Building a Better World, One Straw-Bale Home at a Time
UD student Brennan Stark and his colleagues are building an environmentally friendly house in Wilmington for a local homeless family. It's the first of its kind in Delaware.
Stark and project supporters broke ground on the North Jefferson Street property in April.
Brennan Stark decided during high school that he would put his education to good use by making the world a better place. The UD freshman, a graduate of Archmere Academy, is well on his way.
Through his nonprofit Y Innovations, Stark and his colleagues raised more than $55,000 to purchase a property in Wilmington and build an environmentally friendly house for a homeless family. They broke ground in April and hope to turn the home over to the family by summer’s end.
Stark is using a natural building approach in construction—a post-and-beam frame with walls made of straw bales surfaced with natural lime plaster to protect them from weathering.
What makes this project unique is that it’s occurring in a city, and it will be the first of its kind in Delaware.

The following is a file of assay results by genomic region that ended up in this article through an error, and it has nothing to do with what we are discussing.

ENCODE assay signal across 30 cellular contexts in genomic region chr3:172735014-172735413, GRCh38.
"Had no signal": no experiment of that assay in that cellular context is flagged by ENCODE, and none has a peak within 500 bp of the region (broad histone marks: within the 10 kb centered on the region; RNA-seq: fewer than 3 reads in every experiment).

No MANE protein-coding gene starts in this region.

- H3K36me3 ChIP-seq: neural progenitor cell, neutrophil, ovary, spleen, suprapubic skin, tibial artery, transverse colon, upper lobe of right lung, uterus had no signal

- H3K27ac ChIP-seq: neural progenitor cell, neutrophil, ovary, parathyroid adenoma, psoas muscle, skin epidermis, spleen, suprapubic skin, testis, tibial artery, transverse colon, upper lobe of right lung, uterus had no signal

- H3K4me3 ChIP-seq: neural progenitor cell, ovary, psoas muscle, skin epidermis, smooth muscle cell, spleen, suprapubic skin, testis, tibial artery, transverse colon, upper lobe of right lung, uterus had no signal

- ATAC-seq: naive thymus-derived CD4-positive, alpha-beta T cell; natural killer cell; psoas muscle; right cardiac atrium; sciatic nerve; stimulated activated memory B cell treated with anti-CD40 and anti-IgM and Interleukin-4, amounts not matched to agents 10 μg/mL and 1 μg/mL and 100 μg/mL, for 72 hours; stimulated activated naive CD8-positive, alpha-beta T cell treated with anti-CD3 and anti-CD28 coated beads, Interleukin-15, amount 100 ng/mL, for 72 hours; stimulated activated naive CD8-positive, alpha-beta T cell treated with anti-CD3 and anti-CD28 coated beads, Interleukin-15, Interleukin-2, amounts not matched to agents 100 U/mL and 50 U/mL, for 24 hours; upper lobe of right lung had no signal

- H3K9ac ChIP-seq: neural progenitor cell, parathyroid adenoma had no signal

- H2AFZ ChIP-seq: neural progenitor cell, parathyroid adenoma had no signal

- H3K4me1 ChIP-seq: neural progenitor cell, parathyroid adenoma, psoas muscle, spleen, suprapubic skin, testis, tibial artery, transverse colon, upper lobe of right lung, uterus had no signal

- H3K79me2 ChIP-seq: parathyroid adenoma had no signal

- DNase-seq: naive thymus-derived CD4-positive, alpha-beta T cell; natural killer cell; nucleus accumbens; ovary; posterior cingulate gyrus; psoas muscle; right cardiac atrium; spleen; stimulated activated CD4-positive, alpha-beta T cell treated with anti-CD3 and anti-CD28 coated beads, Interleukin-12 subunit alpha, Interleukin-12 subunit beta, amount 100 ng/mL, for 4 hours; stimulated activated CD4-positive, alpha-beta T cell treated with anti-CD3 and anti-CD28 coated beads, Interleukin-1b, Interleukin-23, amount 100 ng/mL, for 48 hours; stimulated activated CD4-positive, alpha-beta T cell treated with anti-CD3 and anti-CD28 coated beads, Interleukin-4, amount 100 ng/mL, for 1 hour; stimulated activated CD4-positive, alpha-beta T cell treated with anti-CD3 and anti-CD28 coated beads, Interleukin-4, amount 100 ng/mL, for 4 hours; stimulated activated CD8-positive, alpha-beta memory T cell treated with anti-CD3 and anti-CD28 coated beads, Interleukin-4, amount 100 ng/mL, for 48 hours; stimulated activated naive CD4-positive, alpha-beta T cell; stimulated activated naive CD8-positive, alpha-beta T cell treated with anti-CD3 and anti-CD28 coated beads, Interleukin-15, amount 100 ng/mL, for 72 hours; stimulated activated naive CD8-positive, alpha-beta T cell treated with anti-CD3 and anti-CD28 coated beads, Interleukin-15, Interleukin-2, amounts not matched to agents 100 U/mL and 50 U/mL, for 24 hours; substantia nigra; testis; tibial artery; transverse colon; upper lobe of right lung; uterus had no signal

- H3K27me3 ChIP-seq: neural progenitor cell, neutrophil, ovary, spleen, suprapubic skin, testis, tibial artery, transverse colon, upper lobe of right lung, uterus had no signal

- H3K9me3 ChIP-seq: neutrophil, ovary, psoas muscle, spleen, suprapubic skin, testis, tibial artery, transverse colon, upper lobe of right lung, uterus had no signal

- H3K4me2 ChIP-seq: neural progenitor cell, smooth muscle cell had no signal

“Straw-bale construction has always been done off the grid, in rural areas on farms, and usually not to code,” says Stark, who is studying entrepreneurship and technology innovation with a focus in computer science. “There are about 1,100 straw buildings in the United States, with at least one in 47 of the 50 states.”
Natural building uses locally sourced materials to construct affordable, sustainable, environmentally friendly structures. The home will be outfitted with all the modern appliances used in traditional construction.
“Basically, every appliance in the building will run on electricity that comes from the solar panels on the roof,” Starks says. “It will still be tied into Delmarva Power in case of a cloudy day, but the electric bill should be around $10 a month.”
And the home will be especially affordable because it is so inexpensive to build. Stark is working with social service organization Family Promise to select an appropriate family to live there. They will need to qualify for a mortgage through the Federal Housing Administration.
“Their mortgage payment should be between $300 to $400 per month,” says Stark, “which is a lot less than they’d be paying if they found a rental unit.”